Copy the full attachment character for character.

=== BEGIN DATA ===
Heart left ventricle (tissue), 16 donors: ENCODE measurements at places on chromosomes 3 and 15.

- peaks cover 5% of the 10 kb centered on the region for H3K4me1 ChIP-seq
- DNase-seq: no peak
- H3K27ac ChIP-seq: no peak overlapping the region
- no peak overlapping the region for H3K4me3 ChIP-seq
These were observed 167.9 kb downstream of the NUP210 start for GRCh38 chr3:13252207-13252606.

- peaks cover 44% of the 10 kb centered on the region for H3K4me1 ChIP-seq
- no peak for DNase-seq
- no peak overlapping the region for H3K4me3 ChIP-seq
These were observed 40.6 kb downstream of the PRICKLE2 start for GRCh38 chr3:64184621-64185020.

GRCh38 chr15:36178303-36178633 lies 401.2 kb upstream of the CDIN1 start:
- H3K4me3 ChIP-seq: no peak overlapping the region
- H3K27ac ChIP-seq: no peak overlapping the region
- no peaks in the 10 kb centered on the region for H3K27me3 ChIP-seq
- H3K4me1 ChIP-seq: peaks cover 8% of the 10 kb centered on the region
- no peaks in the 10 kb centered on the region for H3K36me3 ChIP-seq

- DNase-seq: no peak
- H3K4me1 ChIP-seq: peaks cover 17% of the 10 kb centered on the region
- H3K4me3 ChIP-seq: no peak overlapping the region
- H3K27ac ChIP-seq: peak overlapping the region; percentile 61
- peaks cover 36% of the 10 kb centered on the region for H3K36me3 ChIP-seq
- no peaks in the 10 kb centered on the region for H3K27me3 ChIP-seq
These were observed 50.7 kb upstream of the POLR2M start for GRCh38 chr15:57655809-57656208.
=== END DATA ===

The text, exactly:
Heart left ventricle (tissue), 16 donors: ENCODE measurements at places on chromosomes 3 and 15.

- peaks cover 5% of the 10 kb centered on the region for H3K4me1 ChIP-seq
- DNase-seq: no peak
- H3K27ac ChIP-seq: no peak overlapping the region
- no peak overlapping the region for H3K4me3 ChIP-seq
These were observed 167.9 kb downstream of the NUP210 start for GRCh38 chr3:13252207-13252606.

- peaks cover 44% of the 10 kb centered on the region for H3K4me1 ChIP-seq
- no peak for DNase-seq
- no peak overlapping the region for H3K4me3 ChIP-seq
These were observed 40.6 kb downstream of the PRICKLE2 start for GRCh38 chr3:64184621-64185020.

GRCh38 chr15:36178303-36178633 lies 401.2 kb upstream of the CDIN1 start:
- H3K4me3 ChIP-seq: no peak overlapping the region
- H3K27ac ChIP-seq: no peak overlapping the region
- no peaks in the 10 kb centered on the region for H3K27me3 ChIP-seq
- H3K4me1 ChIP-seq: peaks cover 8% of the 10 kb centered on the region
- no peaks in the 10 kb centered on the region for H3K36me3 ChIP-seq

- DNase-seq: no peak
- H3K4me1 ChIP-seq: peaks cover 17% of the 10 kb centered on the region
- H3K4me3 ChIP-seq: no peak overlapping the region
- H3K27ac ChIP-seq: peak overlapping the region; percentile 61
- peaks cover 36% of the 10 kb centered on the region for H3K36me3 ChIP-seq
- no peaks in the 10 kb centered on the region for H3K27me3 ChIP-seq
These were observed 50.7 kb upstream of the POLR2M start for GRCh38 chr15:57655809-57656208.